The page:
Socio-Cultural Dynamics of Masculinity in Pakistan
Author: Abdul Razaque Channa (University of Sindh)
Speaker: Abdul Razaque Channa
Topic: Applied sociolinguistics
The (SCOPUS / ISI) SOAS GLOCAL CALA 2019 General Session
The discourse employed in the construction of gender and sexuality suggests that being a woman or a man is not just a matter of biological composition. Rather there is a history embedded within the social construction of such a binary ‘reality’ characterizing, shaping and ultimately demarcating the identity of men and women differently. ‘It is the culture rather than a fact of nature’ argued by Sherry B. Ortner, an American anthropologist, in her famous article, Is Female to Male as Nature is to Culture?
This research paper is based on my twelve months long anthropological fieldwork in a remote area of Sindh. It aimed to understand the discourse of gender construction. Gender is composed of characters, roles and relationships. These ‘characters’, ‘roles’ and relationships are performed, taught, socialized, incorporated, inculcated and practiced in a way that they become the primary means for gender construction. These socially constructed norms become the standard, approved by the majority determining the default components for defining anyone’s sexuality and gendered identity. Gender is not limited to man and women but it is beyond than these binary oppositions. Masculinity and femininity don’t necessarily reflect the ontological manufacturing of an individual, but it is a composition of characteristics that a society assigns, delineates and sets as norms.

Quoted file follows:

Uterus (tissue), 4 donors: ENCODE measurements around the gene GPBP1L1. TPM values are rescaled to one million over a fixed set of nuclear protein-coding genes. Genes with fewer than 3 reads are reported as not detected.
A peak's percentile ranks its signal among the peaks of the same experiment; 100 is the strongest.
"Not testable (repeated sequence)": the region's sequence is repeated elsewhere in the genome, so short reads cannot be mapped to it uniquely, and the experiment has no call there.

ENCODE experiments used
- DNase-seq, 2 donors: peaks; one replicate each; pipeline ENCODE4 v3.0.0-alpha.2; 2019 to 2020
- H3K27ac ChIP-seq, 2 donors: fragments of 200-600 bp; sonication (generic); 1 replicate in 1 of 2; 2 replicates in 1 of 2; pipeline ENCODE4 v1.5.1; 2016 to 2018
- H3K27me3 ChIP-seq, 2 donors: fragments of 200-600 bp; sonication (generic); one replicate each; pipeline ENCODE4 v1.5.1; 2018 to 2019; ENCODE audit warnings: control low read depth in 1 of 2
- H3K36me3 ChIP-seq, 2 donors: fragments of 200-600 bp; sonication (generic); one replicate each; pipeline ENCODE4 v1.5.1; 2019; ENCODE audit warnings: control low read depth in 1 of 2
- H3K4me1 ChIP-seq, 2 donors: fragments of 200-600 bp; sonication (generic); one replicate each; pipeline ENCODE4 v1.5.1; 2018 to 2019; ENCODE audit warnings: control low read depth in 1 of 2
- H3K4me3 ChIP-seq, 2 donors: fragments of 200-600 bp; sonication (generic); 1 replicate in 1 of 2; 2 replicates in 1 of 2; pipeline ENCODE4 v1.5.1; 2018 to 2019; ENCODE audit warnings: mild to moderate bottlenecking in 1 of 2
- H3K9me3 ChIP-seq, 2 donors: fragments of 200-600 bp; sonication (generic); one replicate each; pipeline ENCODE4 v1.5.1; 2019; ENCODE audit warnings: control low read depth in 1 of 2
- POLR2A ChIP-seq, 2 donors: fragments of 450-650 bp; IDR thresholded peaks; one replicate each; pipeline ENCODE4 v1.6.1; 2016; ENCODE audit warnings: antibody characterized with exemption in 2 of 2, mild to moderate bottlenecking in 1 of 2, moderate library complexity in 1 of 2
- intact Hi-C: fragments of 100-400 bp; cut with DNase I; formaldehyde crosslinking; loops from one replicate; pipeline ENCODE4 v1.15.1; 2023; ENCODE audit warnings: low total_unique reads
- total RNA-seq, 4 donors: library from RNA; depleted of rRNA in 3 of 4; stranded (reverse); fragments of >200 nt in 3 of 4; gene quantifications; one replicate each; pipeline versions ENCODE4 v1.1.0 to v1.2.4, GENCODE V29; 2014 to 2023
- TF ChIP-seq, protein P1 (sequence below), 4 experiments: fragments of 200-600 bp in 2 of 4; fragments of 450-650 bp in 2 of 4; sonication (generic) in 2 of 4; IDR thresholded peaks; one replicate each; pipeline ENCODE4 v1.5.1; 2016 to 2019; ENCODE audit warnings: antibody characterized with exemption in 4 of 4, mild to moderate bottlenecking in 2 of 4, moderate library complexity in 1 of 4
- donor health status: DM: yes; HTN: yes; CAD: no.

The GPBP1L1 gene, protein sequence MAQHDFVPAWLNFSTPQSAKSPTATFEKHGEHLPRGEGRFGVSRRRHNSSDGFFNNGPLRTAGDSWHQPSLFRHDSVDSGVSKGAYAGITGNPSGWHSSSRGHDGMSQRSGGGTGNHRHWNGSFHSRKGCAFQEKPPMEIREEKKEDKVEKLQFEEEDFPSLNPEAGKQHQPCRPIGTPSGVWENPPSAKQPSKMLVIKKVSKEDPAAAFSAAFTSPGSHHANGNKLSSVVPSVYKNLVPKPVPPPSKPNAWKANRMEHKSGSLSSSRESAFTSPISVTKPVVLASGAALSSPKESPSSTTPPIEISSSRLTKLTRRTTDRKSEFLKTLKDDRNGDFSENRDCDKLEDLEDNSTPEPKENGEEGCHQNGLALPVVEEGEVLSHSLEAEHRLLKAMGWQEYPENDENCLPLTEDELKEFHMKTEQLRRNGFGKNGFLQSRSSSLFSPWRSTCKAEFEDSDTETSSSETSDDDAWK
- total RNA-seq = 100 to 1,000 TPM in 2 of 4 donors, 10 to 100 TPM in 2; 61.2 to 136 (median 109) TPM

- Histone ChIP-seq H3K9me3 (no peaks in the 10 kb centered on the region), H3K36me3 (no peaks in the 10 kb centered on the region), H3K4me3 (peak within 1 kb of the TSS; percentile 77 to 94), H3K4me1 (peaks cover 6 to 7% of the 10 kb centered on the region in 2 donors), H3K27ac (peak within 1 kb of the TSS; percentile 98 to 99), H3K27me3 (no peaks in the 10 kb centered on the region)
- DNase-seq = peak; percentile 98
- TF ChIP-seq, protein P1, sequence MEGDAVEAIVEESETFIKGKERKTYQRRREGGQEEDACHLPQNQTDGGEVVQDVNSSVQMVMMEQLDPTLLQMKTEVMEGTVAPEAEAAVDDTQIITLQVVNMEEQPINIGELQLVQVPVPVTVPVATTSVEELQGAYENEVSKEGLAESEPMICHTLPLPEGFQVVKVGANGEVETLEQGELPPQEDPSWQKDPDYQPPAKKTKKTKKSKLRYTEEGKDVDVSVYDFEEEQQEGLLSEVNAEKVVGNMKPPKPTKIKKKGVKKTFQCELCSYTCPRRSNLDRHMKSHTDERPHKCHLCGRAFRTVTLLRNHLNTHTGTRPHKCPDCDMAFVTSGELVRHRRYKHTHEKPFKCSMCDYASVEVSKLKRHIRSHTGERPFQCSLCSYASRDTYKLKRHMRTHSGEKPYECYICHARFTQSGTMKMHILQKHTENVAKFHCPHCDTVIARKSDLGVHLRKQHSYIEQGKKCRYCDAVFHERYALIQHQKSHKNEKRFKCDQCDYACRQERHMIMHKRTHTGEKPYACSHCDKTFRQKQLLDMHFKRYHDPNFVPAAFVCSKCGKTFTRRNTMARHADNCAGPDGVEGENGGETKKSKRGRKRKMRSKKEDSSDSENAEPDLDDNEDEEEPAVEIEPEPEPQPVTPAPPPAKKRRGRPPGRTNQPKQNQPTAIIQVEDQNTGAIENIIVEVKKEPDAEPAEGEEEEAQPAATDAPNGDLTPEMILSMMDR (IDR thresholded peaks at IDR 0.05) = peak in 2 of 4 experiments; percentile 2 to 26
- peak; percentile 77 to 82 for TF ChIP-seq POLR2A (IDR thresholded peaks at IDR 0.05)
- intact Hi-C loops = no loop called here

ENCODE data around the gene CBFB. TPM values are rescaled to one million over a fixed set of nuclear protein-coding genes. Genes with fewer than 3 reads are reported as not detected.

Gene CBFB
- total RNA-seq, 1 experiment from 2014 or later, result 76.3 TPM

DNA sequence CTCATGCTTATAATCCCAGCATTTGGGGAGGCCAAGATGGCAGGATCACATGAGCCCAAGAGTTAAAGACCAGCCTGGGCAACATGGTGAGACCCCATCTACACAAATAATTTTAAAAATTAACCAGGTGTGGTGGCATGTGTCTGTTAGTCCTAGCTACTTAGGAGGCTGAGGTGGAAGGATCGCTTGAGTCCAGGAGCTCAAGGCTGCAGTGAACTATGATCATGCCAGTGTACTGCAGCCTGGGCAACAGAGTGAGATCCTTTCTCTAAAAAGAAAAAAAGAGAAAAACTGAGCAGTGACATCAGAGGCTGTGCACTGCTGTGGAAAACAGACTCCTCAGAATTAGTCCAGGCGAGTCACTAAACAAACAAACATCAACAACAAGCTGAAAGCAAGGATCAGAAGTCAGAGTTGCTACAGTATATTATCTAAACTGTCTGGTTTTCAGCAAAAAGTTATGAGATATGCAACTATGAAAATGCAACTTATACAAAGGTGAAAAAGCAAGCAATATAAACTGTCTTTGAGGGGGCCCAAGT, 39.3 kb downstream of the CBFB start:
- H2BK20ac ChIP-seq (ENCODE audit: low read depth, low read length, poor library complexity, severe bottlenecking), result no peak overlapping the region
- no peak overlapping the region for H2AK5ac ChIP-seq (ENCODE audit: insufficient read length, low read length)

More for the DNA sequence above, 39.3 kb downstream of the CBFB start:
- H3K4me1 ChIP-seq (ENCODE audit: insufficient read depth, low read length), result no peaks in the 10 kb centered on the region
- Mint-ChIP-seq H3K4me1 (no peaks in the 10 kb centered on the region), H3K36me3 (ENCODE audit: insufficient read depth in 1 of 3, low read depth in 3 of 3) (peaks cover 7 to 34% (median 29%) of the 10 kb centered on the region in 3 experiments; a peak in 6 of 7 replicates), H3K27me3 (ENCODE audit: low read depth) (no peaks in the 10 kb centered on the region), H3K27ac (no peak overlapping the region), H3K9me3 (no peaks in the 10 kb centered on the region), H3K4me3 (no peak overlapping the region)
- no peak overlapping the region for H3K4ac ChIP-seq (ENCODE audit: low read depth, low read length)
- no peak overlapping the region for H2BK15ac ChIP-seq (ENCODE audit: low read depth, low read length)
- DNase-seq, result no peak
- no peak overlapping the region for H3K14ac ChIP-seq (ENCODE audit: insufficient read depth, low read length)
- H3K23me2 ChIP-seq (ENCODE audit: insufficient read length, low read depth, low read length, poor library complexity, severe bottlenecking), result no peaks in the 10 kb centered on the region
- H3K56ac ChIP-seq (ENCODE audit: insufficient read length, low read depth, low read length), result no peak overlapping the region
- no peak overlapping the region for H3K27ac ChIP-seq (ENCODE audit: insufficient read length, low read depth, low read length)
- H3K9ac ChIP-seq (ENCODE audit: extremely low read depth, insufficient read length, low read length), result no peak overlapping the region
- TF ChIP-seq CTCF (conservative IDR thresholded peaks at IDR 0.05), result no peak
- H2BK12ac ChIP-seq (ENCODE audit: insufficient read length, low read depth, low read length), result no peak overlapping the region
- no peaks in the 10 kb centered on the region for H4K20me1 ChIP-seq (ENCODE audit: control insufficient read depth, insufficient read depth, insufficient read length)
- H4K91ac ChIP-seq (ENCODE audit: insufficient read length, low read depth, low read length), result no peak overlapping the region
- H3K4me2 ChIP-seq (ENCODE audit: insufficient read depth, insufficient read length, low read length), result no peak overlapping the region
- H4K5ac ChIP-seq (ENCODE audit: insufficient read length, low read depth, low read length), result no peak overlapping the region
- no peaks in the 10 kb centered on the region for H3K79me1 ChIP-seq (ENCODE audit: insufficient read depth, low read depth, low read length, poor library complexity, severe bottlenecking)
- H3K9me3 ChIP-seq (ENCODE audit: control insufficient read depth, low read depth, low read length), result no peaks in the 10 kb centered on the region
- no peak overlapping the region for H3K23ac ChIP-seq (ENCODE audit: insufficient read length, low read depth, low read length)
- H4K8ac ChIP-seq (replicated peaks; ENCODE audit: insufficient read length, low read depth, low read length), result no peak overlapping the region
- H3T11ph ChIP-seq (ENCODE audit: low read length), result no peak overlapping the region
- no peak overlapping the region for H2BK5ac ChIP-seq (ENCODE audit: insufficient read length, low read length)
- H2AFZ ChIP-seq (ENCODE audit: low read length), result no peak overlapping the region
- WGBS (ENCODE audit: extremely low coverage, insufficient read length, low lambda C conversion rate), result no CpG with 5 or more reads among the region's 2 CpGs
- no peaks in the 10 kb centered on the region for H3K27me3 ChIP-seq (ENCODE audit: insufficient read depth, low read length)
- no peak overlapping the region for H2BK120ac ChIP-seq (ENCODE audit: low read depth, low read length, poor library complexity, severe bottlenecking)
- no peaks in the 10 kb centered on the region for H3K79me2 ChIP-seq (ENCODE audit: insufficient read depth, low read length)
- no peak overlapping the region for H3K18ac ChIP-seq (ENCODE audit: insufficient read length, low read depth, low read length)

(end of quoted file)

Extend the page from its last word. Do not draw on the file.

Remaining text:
This research paper argues that societal discourse shapes one’s gender identity and expression of their sexuality. With the vivid anecdotes from the fieldwork, the ethnographic data concludes that gender is used to curtail or demand certain behaviors of both men and women in Sindh, Pakistan.
Keywords: Masculinity, Discourse, Culture, Gender